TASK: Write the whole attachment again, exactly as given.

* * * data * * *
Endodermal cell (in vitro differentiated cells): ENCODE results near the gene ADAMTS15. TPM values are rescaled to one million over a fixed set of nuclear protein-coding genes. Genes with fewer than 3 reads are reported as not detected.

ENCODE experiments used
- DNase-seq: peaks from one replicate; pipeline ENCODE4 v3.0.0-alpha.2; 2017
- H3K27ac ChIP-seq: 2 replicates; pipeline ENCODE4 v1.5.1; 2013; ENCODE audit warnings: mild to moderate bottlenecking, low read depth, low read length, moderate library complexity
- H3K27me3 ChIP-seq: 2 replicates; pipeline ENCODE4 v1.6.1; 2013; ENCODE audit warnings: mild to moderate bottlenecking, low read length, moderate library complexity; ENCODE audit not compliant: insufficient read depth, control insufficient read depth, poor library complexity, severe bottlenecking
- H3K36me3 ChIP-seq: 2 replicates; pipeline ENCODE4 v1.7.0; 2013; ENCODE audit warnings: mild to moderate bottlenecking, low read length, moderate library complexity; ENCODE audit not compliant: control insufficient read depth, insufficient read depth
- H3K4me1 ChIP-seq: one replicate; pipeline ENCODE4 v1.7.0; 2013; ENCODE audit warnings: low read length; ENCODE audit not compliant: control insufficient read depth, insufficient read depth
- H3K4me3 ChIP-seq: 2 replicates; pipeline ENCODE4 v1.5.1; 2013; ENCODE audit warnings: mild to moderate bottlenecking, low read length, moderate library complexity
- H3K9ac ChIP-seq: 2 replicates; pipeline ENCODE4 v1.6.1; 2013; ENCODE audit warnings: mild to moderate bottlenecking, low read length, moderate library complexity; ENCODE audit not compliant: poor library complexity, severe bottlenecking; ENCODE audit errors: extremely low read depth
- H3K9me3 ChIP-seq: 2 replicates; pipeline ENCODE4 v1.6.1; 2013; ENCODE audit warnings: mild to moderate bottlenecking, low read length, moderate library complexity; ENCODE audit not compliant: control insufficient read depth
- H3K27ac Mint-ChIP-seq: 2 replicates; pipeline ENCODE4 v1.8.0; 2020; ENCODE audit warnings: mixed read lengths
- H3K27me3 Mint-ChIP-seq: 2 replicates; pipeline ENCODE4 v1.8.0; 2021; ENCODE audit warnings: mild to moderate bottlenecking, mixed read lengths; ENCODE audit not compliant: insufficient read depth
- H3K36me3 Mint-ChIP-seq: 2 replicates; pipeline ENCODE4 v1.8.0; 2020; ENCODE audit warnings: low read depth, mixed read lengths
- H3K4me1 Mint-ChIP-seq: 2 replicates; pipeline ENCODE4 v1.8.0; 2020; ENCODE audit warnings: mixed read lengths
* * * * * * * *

Endodermal cell (in vitro differentiated cells): ENCODE results near the gene ADAMTS15. TPM values are rescaled to one million over a fixed set of nuclear protein-coding genes. Genes with fewer than 3 reads are reported as not detected.

ENCODE experiments used
- DNase-seq: peaks from one replicate; pipeline ENCODE4 v3.0.0-alpha.2; 2017
- H3K27ac ChIP-seq: 2 replicates; pipeline ENCODE4 v1.5.1; 2013; ENCODE audit warnings: mild to moderate bottlenecking, low read depth, low read length, moderate library complexity
- H3K27me3 ChIP-seq: 2 replicates; pipeline ENCODE4 v1.6.1; 2013; ENCODE audit warnings: mild to moderate bottlenecking, low read length, moderate library complexity; ENCODE audit not compliant: insufficient read depth, control insufficient read depth, poor library complexity, severe bottlenecking
- H3K36me3 ChIP-seq: 2 replicates; pipeline ENCODE4 v1.7.0; 2013; ENCODE audit warnings: mild to moderate bottlenecking, low read length, moderate library complexity; ENCODE audit not compliant: control insufficient read depth, insufficient read depth
- H3K4me1 ChIP-seq: one replicate; pipeline ENCODE4 v1.7.0; 2013; ENCODE audit warnings: low read length; ENCODE audit not compliant: control insufficient read depth, insufficient read depth
- H3K4me3 ChIP-seq: 2 replicates; pipeline ENCODE4 v1.5.1; 2013; ENCODE audit warnings: mild to moderate bottlenecking, low read length, moderate library complexity
- H3K9ac ChIP-seq: 2 replicates; pipeline ENCODE4 v1.6.1; 2013; ENCODE audit warnings: mild to moderate bottlenecking, low read length, moderate library complexity; ENCODE audit not compliant: poor library complexity, severe bottlenecking; ENCODE audit errors: extremely low read depth
- H3K9me3 ChIP-seq: 2 replicates; pipeline ENCODE4 v1.6.1; 2013; ENCODE audit warnings: mild to moderate bottlenecking, low read length, moderate library complexity; ENCODE audit not compliant: control insufficient read depth
- H3K27ac Mint-ChIP-seq: 2 replicates; pipeline ENCODE4 v1.8.0; 2020; ENCODE audit warnings: mixed read lengths
- H3K27me3 Mint-ChIP-seq: 2 replicates; pipeline ENCODE4 v1.8.0; 2021; ENCODE audit warnings: mild to moderate bottlenecking, mixed read lengths; ENCODE audit not compliant: insufficient read depth
- H3K36me3 Mint-ChIP-seq: 2 replicates; pipeline ENCODE4 v1.8.0; 2020; ENCODE audit warnings: low read depth, mixed read lengths
- H3K4me1 Mint-ChIP-seq: 2 replicates; pipeline ENCODE4 v1.8.0; 2020; ENCODE audit warnings: mixed read lengths